How to Make Social Work for Your Community: Ted Rheingold at ForumCon 2013

For anyone interested or involved in creating online communities, ForumCon is an event not to be missed. The conference offers a mix of keynote presentations, panel discussions, and breakout sessions, along with a healthy dose of collaboration. Session topics run the gamut from a history of forum software technology to SEO to connecting with your community in real life. Panelists presented a variety of perspectives on the business of community, but as a community manager, the talk that resonated most with me was Ted Rheingold's lessons on How to Make Social Work For Your Forums. Read on for key insights on creating a social strategy to compliment your community.

No community is so high and mighty that it doesn't need to participate in social media. As someone who owns or manages a thriving community, you might believe that Facebook, Google+, Twitter, Pinterest, LinkedIn, YouTube, and Reddit aren't worth your time, and in some ways you're right. But it's important to have humility in the face of Facebook and other powerhouse social platforms. In order to grow and replenish your community with new members, fresh ideas, and voices, you will need to make social media your ally. Launch your community into the social sphere and encourage site visitors to do the same through 1) design, 2) presence, 3) engagement hacks, and 4) creating shareable content.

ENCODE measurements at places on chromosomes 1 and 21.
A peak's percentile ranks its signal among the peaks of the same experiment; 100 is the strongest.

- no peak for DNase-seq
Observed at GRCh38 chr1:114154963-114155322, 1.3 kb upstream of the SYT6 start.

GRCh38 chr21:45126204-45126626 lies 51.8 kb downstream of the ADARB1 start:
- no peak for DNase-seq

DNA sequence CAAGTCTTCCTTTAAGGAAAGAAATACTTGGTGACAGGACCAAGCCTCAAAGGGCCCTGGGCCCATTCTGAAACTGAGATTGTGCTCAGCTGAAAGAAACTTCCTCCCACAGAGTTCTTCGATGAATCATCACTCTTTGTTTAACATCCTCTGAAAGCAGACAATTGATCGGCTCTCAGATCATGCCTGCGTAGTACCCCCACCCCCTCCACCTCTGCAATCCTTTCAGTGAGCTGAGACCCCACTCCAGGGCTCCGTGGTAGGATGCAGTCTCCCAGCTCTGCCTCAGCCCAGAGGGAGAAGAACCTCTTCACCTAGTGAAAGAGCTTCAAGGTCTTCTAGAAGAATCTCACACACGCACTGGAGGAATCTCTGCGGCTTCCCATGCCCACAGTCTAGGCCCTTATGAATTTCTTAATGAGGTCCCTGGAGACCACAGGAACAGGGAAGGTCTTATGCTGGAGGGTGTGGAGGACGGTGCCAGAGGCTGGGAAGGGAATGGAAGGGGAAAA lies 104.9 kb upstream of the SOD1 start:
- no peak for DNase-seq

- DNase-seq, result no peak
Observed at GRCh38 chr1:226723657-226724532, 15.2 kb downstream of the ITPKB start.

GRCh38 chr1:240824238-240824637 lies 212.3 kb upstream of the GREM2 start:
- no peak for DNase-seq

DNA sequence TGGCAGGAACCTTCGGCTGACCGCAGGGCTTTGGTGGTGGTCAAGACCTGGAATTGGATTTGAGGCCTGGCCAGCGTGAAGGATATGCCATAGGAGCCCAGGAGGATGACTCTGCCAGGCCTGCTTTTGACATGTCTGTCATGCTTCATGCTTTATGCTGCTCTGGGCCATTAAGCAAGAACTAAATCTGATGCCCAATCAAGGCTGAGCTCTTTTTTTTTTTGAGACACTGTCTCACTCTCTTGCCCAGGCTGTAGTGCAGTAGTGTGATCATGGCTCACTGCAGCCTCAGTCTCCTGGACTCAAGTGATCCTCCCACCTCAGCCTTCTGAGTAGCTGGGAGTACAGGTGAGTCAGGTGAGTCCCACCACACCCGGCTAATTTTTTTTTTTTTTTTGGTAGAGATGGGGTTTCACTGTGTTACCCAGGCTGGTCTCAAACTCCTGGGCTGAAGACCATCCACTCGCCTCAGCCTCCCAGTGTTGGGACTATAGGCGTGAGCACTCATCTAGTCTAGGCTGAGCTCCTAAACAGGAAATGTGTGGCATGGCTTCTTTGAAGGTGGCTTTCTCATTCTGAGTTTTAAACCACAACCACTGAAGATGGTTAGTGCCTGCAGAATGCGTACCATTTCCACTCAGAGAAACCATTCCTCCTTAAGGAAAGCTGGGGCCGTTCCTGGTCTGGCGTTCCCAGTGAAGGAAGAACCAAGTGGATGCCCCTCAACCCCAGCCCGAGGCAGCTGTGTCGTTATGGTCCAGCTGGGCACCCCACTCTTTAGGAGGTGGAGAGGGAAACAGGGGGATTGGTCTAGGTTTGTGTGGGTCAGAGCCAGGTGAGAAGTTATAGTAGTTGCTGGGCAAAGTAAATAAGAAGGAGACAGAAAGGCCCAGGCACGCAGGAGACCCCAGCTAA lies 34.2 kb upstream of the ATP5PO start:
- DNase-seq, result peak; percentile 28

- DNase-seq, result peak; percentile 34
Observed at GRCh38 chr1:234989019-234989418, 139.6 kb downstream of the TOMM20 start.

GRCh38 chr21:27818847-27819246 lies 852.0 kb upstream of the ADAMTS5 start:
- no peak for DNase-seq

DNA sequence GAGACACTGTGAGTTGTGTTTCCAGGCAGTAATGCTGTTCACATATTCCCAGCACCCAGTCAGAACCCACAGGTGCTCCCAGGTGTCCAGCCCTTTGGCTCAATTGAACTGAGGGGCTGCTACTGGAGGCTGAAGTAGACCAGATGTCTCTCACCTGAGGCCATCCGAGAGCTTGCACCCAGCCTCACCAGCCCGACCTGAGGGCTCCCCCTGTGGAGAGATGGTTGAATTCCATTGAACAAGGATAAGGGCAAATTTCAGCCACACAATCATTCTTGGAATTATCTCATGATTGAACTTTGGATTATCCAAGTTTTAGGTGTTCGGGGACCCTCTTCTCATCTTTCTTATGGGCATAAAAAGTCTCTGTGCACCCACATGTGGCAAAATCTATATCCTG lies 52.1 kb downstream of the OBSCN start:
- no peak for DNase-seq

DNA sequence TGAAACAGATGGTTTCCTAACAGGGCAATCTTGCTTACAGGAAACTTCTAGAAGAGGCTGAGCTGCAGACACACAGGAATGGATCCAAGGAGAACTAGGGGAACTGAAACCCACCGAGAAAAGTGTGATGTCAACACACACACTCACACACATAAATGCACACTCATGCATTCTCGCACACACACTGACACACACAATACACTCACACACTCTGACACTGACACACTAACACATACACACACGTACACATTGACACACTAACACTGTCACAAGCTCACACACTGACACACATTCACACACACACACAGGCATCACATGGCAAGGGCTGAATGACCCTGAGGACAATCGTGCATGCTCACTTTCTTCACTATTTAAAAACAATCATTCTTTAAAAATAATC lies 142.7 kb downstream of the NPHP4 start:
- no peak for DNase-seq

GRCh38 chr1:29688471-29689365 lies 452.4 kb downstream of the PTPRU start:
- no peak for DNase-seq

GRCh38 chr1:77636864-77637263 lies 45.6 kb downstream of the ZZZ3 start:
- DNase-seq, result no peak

What the heck is sociality?

On page sociality: Someone reads a discussion or article on your site and shares it directly to her social networks via an on page share button.

On service sociality: Someone is scrolling through her Pinterest, Facebook, or YouTube feeds, and doesn't want to go elsewhere, so she shares direct links back to your community.